We have 25 of these provider collectives established across the country, representing 160 provider organisations. All of these organisations are already engaged in service delivery, each of them have specialist areas, yet they work together as collectives which bring together many different aspects of social, health and wellbeing services. For example, we have health providers paired with social providers, training providers, and providers, employers, housing providers and more. The demand has been so high in fact, that in last year’s budget we were able to announce another eight provider collectives.

I am sure that you can see the benefit that this will provide to whānau once these collectives are fully working together in a seamless and holistic way.

In order to support whānau to navigate the many services that are available and waiting to support them, we have also established ‘Whānau Ora navigators’ that assist them on their journey, working with whānau to provide options for how they wish to move forward towards achieving their aspirations. Currently we have 1,000 whānau actively engaged with our navigators.

It is through this two pronged approach that I hope we can make some real changes for all whānau in New Zealand. I just want to say here, that whānau literally means family. It is a Māori word, but is not limited to Māori families. Whānau can and does apply across cultures; and so can whānau ora.

There are some fundamental assumptions within the Whānau Ora approach that I must also mention. The first is that culture counts. No matter what culture you belong to, you should be able to work towards your goals in a culturally respectful and appropriate way. This also means that providers of services should be able to support a range of whānau in ways that are appropriate to them.

The second, is that what wellbeing and achievement looks like, and feels like will differ from whānau to whānau. This means it is often difficult to describe the outcomes that Whānau Ora is seeking. However, that is one of the most wonderful things about it. There is no ‘one size fits all’ for whānau, and what we have in Whānau Ora is an approach that is able to account for that diversity, and the different pathways that we may follow to achieve wellbeing.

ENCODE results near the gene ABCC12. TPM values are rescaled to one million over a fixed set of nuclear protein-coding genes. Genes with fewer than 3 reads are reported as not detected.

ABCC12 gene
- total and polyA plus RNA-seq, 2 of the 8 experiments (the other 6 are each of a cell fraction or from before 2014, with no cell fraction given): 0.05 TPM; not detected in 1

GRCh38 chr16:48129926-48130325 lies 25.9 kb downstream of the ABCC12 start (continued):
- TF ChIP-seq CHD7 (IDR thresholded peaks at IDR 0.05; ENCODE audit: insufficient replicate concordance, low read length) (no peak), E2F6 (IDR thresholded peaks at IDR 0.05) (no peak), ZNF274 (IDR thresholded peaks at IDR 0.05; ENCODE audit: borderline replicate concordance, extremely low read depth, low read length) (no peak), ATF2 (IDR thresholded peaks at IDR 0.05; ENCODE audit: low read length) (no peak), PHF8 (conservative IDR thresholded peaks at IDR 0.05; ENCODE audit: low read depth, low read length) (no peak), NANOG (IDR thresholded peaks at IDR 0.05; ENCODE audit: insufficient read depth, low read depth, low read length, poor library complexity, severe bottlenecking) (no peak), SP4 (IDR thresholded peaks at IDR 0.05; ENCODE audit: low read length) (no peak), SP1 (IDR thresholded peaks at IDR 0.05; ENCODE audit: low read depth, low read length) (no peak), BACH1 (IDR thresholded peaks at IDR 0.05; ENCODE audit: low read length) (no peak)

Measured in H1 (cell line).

Finally, it is absolutely critical that we acknowledge the interconnectedness of health, housing, justice, education, social service, and employment. To move out of the current silos of services and into inter-sectoral collaborations will be a vital component of the success of Whānau Ora from now and into the future.

So I am sure that you can see, that while Whānau Ora is simple, it is also very complex. It is a completely different approach to social and health services in Aotearoa, one that is based on the core units of support we have around us, our whānau.

So while there is a place for services and providers within whānau ora, ultimately if we want to create long lasting and positive change in this nation, the movement and the drive has to come from within each and every whānau in this country.

Our role in this, is to support whānau to find that drive.

Tēnā koutou katoa.

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ENDS